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Re: Group by more efficient than distinct?

From: Mark Mielke <mark(at)mark(dot)mielke(dot)cc>
To: PFC <lists(at)peufeu(dot)com>
Cc: Francisco Reyes <lists(at)stringsutils(dot)com>, Gregory Stark <stark(at)enterprisedb(dot)com>, Pgsql performance <pgsql-performance(at)postgresql(dot)org>
Subject: Re: Group by more efficient than distinct?
Date: 2008-04-22 01:39:15
Message-ID: 480D41C3.3070608@mark.mielke.cc (view raw or flat)
Thread:
Lists: pgsql-performance
Mark Mielke wrote:
> PFC wrote:
>>     Actually, the memory used by the hash depends on the number of 
>> distinct values, not the number of rows which are processed...
>>     Consider :
>>
>> SELECT a GROUP BY a
>> SELECT a,count(*) GROUP BY a
>>
>>     In both cases the hash only holds discinct values. So if you have 
>> 1 million rows to process but only 10 distinct values of "a", the 
>> hash will only contain those 10 values (and the counts), so it will 
>> be very small and fast, it will absorb a huge seq scan without 
>> problem. If however, you have (say) 100 million distinct values for 
>> a, using a hash would be a bad idea. As usual, divide the size of 
>> your RAM by the number of concurrent connections or something.
>>     Note that "a" could be a column, several columns, anything, the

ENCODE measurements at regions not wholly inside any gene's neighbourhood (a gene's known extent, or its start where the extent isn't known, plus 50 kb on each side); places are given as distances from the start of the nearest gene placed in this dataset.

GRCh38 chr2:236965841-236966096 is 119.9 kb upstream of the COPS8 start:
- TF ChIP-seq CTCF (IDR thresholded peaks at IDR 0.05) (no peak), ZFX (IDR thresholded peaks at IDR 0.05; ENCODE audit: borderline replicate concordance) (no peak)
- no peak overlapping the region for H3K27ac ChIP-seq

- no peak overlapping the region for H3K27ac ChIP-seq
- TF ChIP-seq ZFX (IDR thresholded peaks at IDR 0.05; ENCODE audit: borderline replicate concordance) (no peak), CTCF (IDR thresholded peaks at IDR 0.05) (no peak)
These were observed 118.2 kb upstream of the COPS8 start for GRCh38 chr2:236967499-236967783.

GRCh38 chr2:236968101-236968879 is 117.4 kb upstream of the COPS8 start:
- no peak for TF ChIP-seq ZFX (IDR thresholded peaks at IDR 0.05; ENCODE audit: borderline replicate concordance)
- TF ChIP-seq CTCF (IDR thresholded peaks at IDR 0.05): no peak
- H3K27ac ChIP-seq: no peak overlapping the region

>> size of the hash will be proportional to the number of distinct 
>> values, ie. the number of rows returned by the query, not the number 
>> of rows processed (read) by the query. Same with hash joins etc, 
>> that's why when you join a very small table to a large one Postgres 
>> likes to use seq scan + hash join on the small table.
>
> This surprises me - hash values are lossy, so it must still need to 
> confirm against the real list of values, which at a minimum should 
> require references to the rows to check against?
>
> Is PostgreSQL doing something beyond my imagination? :-)

Hmmm... You did say distinct values, so I can see how that would work 
for distinct. What about seq scan + hash join, though? To complete the 
join, wouldn't it need to have a reference to each of the rows to join 
against? If there is 20 distinct values and 200 rows in the small table 
- wouldn't it need 200 references to be stored?

Cheers,
mark

-- 
Mark Mielke <mark(at)mielke(dot)cc>


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